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Democracy has risks as well as benefits, refugees find

By Karen A. Grava, CLAS Today

In 1990, the government of Ghana set up a refugee camp for people fleeing from political strife in Liberia.

Twenty years later, the camp, the Buduburam Refugee Camp in Accra, has grown to accommodate 40,000 people and Ghana’s sense of hospitality has been stretched thin.

Exactly how things are unfolding politically in the camp is the topic of research by Elizabeth Holzer, a recently hired assistant professor of sociology who plans to spend the summer visiting both Liberia and the camp in Ghana, where she previously lived for 13 months.

She hopes to explore how humanitarian interventions influence people to consider both the potential benefits from participation in seeking democratization and the risks of doing so.

Holzer, who has a joint appointment with the Human Rights Institute, says that a lack of democracy and opportunities for input into their own fate led the refugees to protest while Holzer was there in 2007 and 2008.

“This is a small city. It has concrete structures and a fluid population,” she says. “But refugees never run the camps and are treated like political children. There is a lot of oppression there.”

Although Holzer, who earned her doctorate from the University of Wisconsin, has never been a refugee, her grandfather left his family in Vienna for Palestine when he was a child during World War II.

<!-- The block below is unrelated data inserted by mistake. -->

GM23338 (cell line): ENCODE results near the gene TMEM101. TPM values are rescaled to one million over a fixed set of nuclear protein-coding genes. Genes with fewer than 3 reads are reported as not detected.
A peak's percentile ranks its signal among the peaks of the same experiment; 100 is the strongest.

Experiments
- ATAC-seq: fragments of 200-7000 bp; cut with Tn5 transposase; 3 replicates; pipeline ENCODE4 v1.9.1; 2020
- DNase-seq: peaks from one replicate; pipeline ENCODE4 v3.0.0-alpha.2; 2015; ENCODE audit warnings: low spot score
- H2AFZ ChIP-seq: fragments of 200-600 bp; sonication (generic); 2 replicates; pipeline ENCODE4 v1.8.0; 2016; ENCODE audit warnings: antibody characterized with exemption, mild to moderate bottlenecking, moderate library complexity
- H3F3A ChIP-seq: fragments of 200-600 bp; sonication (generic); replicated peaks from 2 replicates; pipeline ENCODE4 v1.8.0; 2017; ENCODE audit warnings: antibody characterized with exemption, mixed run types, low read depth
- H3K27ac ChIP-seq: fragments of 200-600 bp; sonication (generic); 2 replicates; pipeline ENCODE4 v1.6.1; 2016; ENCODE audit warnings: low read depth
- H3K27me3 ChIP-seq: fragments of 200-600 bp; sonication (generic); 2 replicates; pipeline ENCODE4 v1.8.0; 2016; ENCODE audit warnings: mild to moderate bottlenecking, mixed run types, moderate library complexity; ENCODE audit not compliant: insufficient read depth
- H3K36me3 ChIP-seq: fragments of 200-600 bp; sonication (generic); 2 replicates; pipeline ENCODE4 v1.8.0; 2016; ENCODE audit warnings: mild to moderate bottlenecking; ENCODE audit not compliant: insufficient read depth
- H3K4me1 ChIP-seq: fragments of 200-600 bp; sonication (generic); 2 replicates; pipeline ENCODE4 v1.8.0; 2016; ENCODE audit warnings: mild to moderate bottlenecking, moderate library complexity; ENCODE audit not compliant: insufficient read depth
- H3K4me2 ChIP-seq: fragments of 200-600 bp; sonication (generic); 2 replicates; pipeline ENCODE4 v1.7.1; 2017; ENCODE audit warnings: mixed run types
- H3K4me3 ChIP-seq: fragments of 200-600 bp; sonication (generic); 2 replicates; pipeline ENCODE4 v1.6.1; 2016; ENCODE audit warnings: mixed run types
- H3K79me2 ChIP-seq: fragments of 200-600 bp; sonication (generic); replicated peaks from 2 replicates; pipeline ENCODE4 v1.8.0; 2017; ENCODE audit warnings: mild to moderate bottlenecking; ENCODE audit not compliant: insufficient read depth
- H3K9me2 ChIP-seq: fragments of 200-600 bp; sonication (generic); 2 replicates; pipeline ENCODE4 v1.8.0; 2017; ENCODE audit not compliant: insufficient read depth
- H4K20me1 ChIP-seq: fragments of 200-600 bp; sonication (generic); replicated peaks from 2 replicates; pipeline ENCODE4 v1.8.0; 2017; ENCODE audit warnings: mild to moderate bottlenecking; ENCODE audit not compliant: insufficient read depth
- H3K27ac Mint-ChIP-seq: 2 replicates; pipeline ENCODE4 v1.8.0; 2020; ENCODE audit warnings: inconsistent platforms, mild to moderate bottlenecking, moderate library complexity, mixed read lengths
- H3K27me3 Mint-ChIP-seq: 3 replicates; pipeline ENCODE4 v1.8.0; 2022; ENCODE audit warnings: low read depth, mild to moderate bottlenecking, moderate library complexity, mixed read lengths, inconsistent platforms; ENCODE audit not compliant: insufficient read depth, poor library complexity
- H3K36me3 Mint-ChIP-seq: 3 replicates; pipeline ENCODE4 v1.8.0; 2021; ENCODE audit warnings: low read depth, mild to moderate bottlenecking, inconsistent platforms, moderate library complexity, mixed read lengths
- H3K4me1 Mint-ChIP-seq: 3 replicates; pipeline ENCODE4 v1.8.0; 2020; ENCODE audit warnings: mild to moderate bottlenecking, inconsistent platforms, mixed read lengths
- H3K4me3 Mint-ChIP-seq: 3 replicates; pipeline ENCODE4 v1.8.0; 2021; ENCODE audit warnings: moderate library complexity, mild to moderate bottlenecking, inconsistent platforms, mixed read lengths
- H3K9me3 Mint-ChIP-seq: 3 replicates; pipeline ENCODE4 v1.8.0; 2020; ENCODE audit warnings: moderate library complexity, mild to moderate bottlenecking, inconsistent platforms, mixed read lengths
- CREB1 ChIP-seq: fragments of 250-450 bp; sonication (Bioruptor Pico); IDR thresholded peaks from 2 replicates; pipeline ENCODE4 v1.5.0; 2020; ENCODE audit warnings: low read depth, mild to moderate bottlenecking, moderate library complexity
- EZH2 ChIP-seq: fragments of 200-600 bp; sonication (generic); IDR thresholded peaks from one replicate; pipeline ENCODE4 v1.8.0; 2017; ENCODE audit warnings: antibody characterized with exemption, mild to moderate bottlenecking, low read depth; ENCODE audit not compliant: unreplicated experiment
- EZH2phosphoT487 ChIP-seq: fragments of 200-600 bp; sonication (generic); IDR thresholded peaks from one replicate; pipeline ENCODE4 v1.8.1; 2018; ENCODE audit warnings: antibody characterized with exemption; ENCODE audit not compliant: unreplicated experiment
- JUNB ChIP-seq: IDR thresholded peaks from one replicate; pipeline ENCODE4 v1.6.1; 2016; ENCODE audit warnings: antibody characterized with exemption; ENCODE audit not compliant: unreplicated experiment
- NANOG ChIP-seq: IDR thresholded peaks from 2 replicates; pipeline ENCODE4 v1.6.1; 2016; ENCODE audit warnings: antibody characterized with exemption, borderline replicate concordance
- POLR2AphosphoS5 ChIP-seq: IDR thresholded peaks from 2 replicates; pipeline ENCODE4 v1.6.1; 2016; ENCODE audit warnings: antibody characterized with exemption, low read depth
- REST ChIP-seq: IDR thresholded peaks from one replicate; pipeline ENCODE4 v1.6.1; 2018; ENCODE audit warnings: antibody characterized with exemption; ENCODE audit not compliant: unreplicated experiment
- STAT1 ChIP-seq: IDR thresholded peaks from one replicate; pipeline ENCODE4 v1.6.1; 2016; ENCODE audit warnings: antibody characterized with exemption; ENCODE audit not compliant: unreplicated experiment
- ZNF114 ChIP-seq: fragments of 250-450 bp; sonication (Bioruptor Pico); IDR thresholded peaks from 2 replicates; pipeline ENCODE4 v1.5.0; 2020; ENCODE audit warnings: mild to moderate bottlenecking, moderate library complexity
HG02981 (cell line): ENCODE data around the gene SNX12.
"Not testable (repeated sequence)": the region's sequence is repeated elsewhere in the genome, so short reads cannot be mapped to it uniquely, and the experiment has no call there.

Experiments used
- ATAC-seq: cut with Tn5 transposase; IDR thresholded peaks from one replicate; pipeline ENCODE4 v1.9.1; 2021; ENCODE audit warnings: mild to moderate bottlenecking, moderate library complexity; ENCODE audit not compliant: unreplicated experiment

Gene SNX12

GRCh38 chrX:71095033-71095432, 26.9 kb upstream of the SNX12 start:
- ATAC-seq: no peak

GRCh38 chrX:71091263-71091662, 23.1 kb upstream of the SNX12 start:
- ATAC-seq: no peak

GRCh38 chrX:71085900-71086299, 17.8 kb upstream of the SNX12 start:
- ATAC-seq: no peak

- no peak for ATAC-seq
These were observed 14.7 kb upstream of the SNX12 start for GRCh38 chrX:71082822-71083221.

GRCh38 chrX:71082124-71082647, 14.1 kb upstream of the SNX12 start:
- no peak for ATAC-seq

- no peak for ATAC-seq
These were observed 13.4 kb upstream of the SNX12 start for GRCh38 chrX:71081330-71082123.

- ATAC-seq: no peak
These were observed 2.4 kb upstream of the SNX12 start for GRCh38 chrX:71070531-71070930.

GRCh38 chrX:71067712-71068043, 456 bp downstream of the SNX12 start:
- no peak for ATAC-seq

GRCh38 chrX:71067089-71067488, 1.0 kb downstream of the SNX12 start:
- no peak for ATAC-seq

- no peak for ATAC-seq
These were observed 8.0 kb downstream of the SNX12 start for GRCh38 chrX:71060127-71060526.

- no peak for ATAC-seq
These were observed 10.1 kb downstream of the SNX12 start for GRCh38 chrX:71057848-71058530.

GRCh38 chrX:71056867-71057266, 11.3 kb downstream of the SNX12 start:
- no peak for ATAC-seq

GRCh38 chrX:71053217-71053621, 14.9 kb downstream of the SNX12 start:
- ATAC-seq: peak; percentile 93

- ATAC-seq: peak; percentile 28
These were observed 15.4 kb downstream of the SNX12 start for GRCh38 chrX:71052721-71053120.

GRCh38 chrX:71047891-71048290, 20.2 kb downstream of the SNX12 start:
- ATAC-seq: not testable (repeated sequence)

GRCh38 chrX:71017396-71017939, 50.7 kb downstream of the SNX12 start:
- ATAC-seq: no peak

“Life-changing emigration happens every day,” she says. “But many people hope to go back home and be repatriated.”

Most of the Liberians face a hard choice: At home, civil war has destroyed not just their homes but also the infrastructure, including the water system and electricity. The camp is home to refugees of both the First Liberian Civil War, which lasted from 1989 to 1996, and the Second Liberian Civil War, which lasted from 1999 to 2003. It also contains refugees from Sierra Leone who escaped from a 1991-2001 civil war there.

So they often stay for years in the camp in Ghana where class matters a great deal and economic conditions vary widely. They are not permitted to choose their leaders and they have no effective means of making a personal grievance if things are not going smoothly.

“There is a very authoritarian structure in the camps and there is no room for civic debate,” she says. So when the United Nations High Commissioner for Refugees announced plans in 2007 to withdraw support from the camp, about 3,000 residents returned to Liberia. The rest could do little but mount a protest.

“They would sit in the field and wait,” Holzer says. The protesters closed food distribution, schools and the nightclub at the camp. Then authorities sent in riot police to arrest 600 to 700 people, mostly women and children.

Observing the conflict, she says, she never felt in danger even though she knew that the authorities wanted her to leave. Since both the Ghanaians and the Liberian people are very hospitable, they took care of her and she was safe.

Holzer, whose work has been supported by the National Science Foundation, a Charlotte W. Newcombe Doctoral Fellowship, and the UConn Research Foundation, will spend the summer in both Liberia and Ghana. She is hoping to reconcile the feelings of compassion the humanitarians have for the refugees with the authoritarian principles they use to run the camp.

The issue is of special relevance to Liberians, whose country has had a very long relationship with the U.S. The country was settled by freed American slaves and served as the center for America’s cold war campaign in Africa. Before the civil war, the country was very stable, democratic and home of one of the oldest universities in Africa.


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